High school coaches often say the most challenging part of their job is blending the diverse personalities of their athletes to form a cohesive team.
Bonnie Kanan agrees. At a recent practice, a fidgety Brady seemed disinclined to follow her directions. Brady, a spirited appaloosa, is a member of the Deer Park High School equestrian team, and Kanan coaches him and his rider.
“It’s different than just working with human athletes,” Kanan acknowledged. “I’m working with equine athletes, as well. There are so many temperaments and personalities in both horses and humans.”
Currently finishing its second season, the Deer Park team is made up of students from Mead, Mt. Spokane, Northwest Christian and several other schools. . This year the team more than doubled in size, going from 11 members to 26.
At a recent practice on assistant coach Terry Ziegler’s property, parents braved chilly spring winds to watch their teens prepare for the upcoming state meet. Several students will represent the team at the competition, May 14-17, in Pasco.
Brady and his rider, Reni Ogle, a Mt. Spokane freshman, practiced the trail course. This event is one of 18 individual classes and seven team events the Deer Park organization competes in. Kanan said, “Each member can do five individual events as well as six or seven team events.”
The trail course and its obstacles require precision in every step. But Ogle prefers other events. “Jumping is my favorite,” she admitted, and Brady seemed to agree, as he struggled to step through series of poles on the course.
Since horsemanship is often a solitary endeavor, Ogle enjoys being part of this eclectic dynamic.
“When you show horses, it’s just you,” she said. “I really like the team aspect.” She added that since joining the team she’s made a lot of friends from other schools who share her passion for riding.
One of them is Deer Park sophomore Sienna Reed. From atop Diego, a Tennessee walking horse, Reed negotiated the course with apparent ease. Team members compete in two types of individual competitions – performance and timed events. Reed, who began riding at 2, said, “I’m more of a gaming person.” The gaming class includes timed competitions like barrels, figure eight8 and breakaway roping.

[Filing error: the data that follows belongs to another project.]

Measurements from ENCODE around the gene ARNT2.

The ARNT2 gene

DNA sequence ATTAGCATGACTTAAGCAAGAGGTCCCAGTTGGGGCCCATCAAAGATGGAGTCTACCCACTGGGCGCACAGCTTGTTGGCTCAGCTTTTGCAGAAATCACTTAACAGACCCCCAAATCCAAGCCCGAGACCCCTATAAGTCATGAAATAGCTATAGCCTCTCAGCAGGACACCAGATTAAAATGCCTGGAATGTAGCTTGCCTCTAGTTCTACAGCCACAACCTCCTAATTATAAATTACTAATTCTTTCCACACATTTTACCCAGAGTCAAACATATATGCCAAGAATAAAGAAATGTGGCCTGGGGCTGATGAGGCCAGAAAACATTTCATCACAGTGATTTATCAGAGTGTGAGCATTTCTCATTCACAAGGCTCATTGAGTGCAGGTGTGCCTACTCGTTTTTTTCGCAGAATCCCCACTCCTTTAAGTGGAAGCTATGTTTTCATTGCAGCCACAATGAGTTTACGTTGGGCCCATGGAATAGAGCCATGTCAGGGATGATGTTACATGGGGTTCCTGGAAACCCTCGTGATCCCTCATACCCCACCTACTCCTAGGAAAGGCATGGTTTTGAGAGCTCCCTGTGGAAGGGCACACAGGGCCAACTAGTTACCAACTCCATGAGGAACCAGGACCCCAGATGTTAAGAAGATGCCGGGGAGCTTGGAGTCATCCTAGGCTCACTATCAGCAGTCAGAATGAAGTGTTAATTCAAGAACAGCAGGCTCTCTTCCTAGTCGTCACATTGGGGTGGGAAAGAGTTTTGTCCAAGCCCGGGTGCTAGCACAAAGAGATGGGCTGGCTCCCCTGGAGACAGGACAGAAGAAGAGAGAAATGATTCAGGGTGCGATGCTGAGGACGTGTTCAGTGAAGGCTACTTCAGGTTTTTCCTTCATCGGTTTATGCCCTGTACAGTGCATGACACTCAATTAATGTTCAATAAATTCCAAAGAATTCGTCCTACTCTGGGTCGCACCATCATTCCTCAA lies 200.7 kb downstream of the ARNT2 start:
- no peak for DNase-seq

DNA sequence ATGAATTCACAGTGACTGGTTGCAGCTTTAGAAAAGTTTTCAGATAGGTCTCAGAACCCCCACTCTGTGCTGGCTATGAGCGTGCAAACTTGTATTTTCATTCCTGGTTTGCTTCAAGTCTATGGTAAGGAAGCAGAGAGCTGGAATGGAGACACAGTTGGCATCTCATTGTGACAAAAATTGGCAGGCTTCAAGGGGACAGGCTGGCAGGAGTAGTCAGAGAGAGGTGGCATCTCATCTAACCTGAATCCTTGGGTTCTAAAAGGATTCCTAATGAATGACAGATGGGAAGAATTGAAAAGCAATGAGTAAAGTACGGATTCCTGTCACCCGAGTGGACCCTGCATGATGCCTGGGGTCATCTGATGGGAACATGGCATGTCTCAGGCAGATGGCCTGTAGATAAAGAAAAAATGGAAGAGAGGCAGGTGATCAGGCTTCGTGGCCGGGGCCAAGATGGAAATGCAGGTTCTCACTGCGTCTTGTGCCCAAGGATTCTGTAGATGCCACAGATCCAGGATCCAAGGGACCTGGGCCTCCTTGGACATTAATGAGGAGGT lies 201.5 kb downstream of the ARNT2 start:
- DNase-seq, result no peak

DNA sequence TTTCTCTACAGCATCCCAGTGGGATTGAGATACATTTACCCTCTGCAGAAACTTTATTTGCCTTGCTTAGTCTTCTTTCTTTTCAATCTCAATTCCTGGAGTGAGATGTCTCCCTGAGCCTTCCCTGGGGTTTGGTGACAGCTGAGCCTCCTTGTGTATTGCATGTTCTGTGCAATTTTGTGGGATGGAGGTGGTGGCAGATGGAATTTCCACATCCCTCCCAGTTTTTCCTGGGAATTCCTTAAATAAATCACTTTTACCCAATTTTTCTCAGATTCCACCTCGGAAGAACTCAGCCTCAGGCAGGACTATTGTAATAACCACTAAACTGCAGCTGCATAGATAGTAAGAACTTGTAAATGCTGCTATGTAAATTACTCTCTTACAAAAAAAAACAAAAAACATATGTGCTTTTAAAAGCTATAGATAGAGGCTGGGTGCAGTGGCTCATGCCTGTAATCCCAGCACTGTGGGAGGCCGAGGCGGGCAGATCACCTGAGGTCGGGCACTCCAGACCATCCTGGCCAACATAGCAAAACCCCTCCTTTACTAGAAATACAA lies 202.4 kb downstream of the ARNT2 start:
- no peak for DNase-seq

However, Diego didn’t appear to think it beneath his dignity to navigate the trail course. When Reed asked him if he spoke Spanish, he dipped his head and seemed to nod. But when a reporter tried to question him, he listened gravely and then slowly looked away. Reed laughed. She said riders aren’t the only ones who enjoy competing as a team. “It gives the horses a chance to socialize, too.”
The Deer Park team operates under the sponsorship of Washington High School Equestrian Teams and is considered a school club. Students are eligible to receive a high school letter for competing, but more importantly they receive recognition from their schools and peers.
Many of the teens have ridden for years and regularly compete and show their horses. Kanan’s daughter, Kami, is one such teen.
“It’s more exciting for my daughter when it became a school thing,” she said.
Kanan has enjoyed watching the group come together and encourage one another.
“There isn’t such fierce school rivalry,” she said. “The students are yelling and cheering for the kids they compete against!”
Assistant coach Terry Ziegler appreciates the local high schools’ support of the equine community. Next year, Mt. Spokane will have its own equestrian team, with Ziegler as coach and adviser. She believes it’s important to keep kids involved with riding through high school. “It keeps the focus on horses instead of unhealthy relationships, the mall, the Internet,” she said. “The students learn the responsibility and work ethic that horsemanship entails, as well as sportsmanship and leadership skills.”